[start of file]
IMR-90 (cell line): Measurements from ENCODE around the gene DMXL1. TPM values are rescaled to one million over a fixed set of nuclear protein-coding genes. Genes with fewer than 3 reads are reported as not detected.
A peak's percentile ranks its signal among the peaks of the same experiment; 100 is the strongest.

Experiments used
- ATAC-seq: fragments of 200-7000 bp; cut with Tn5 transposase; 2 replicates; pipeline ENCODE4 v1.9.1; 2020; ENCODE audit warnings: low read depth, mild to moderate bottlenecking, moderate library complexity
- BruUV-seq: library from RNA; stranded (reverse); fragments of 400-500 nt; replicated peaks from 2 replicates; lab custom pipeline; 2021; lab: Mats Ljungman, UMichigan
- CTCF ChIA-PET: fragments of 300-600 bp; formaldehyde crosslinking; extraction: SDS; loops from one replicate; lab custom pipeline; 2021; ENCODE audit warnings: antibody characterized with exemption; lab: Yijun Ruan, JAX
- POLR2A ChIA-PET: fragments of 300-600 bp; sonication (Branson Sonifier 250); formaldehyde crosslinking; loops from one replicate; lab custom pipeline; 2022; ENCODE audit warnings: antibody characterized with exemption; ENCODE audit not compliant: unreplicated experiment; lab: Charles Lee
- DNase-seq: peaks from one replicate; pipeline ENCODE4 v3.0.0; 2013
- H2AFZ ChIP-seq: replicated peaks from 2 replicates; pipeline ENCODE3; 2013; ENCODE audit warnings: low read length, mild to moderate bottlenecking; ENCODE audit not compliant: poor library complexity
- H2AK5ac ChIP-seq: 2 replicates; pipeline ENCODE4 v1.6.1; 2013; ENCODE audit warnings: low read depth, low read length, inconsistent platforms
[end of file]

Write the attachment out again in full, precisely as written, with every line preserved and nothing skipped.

IMR-90 (cell line): Measurements from ENCODE around the gene DMXL1. TPM values are rescaled to one million over a fixed set of nuclear protein-coding genes. Genes with fewer than 3 reads are reported as not detected.
A peak's percentile ranks its signal among the peaks of the same experiment; 100 is the strongest.

Experiments used
- ATAC-seq: fragments of 200-7000 bp; cut with Tn5 transposase; 2 replicates; pipeline ENCODE4 v1.9.1; 2020; ENCODE audit warnings: low read depth, mild to moderate bottlenecking, moderate library complexity
- BruUV-seq: library from RNA; stranded (reverse); fragments of 400-500 nt; replicated peaks from 2 replicates; lab custom pipeline; 2021; lab: Mats Ljungman, UMichigan
- CTCF ChIA-PET: fragments of 300-600 bp; formaldehyde crosslinking; extraction: SDS; loops from one replicate; lab custom pipeline; 2021; ENCODE audit warnings: antibody characterized with exemption; lab: Yijun Ruan, JAX
- POLR2A ChIA-PET: fragments of 300-600 bp; sonication (Branson Sonifier 250); formaldehyde crosslinking; loops from one replicate; lab custom pipeline; 2022; ENCODE audit warnings: antibody characterized with exemption; ENCODE audit not compliant: unreplicated experiment; lab: Charles Lee
- DNase-seq: peaks from one replicate; pipeline ENCODE4 v3.0.0; 2013
- H2AFZ ChIP-seq: replicated peaks from 2 replicates; pipeline ENCODE3; 2013; ENCODE audit warnings: low read length, mild to moderate bottlenecking; ENCODE audit not compliant: poor library complexity
- H2AK5ac ChIP-seq: 2 replicates; pipeline ENCODE4 v1.6.1; 2013; ENCODE audit warnings: low read depth, low read length, inconsistent platforms